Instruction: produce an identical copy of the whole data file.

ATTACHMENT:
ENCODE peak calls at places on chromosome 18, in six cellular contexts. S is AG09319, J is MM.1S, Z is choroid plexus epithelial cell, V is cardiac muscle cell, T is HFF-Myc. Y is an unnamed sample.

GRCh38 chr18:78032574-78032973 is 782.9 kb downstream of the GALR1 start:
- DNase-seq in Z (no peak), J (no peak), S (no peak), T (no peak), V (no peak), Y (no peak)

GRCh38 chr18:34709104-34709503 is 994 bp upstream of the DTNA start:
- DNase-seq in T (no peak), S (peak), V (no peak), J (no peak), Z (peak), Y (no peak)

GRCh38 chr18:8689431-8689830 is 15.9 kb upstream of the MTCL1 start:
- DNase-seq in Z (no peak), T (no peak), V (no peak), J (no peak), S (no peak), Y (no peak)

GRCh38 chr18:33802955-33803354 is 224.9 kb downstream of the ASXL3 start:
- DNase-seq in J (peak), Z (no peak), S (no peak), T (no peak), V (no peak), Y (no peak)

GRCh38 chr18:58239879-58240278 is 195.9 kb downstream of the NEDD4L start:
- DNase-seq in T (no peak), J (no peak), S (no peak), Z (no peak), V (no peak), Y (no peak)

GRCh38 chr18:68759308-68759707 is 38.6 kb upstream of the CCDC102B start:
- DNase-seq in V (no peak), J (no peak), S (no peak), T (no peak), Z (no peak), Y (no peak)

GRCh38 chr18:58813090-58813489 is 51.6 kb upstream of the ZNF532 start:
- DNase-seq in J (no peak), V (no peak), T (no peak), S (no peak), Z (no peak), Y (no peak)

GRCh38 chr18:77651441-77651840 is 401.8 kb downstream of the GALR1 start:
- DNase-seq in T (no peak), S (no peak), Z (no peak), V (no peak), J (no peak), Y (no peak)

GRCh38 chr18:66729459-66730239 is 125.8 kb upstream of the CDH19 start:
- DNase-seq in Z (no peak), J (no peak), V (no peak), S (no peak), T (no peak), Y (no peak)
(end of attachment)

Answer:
ENCODE peak calls at places on chromosome 18, in six cellular contexts. S is AG09319, J is MM.1S, Z is choroid plexus epithelial cell, V is cardiac muscle cell, T is HFF-Myc. Y is an unnamed sample.

GRCh38 chr18:78032574-78032973 is 782.9 kb downstream of the GALR1 start:
- DNase-seq in Z (no peak), J (no peak), S (no peak), T (no peak), V (no peak), Y (no peak)

GRCh38 chr18:34709104-34709503 is 994 bp upstream of the DTNA start:
- DNase-seq in T (no peak), S (peak), V (no peak), J (no peak), Z (peak), Y (no peak)

GRCh38 chr18:8689431-8689830 is 15.9 kb upstream of the MTCL1 start:
- DNase-seq in Z (no peak), T (no peak), V (no peak), J (no peak), S (no peak), Y (no peak)

GRCh38 chr18:33802955-33803354 is 224.9 kb downstream of the ASXL3 start:
- DNase-seq in J (peak), Z (no peak), S (no peak), T (no peak), V (no peak), Y (no peak)

GRCh38 chr18:58239879-58240278 is 195.9 kb downstream of the NEDD4L start:
- DNase-seq in T (no peak), J (no peak), S (no peak), Z (no peak), V (no peak), Y (no peak)

GRCh38 chr18:68759308-68759707 is 38.6 kb upstream of the CCDC102B start:
- DNase-seq in V (no peak), J (no peak), S (no peak), T (no peak), Z (no peak), Y (no peak)

GRCh38 chr18:58813090-58813489 is 51.6 kb upstream of the ZNF532 start:
- DNase-seq in J (no peak), V (no peak), T (no peak), S (no peak), Z (no peak), Y (no peak)

GRCh38 chr18:77651441-77651840 is 401.8 kb downstream of the GALR1 start:
- DNase-seq in T (no peak), S (no peak), Z (no peak), V (no peak), J (no peak), Y (no peak)

GRCh38 chr18:66729459-66730239 is 125.8 kb upstream of the CDH19 start:
- DNase-seq in Z (no peak), J (no peak), V (no peak), S (no peak), T (no peak), Y (no peak)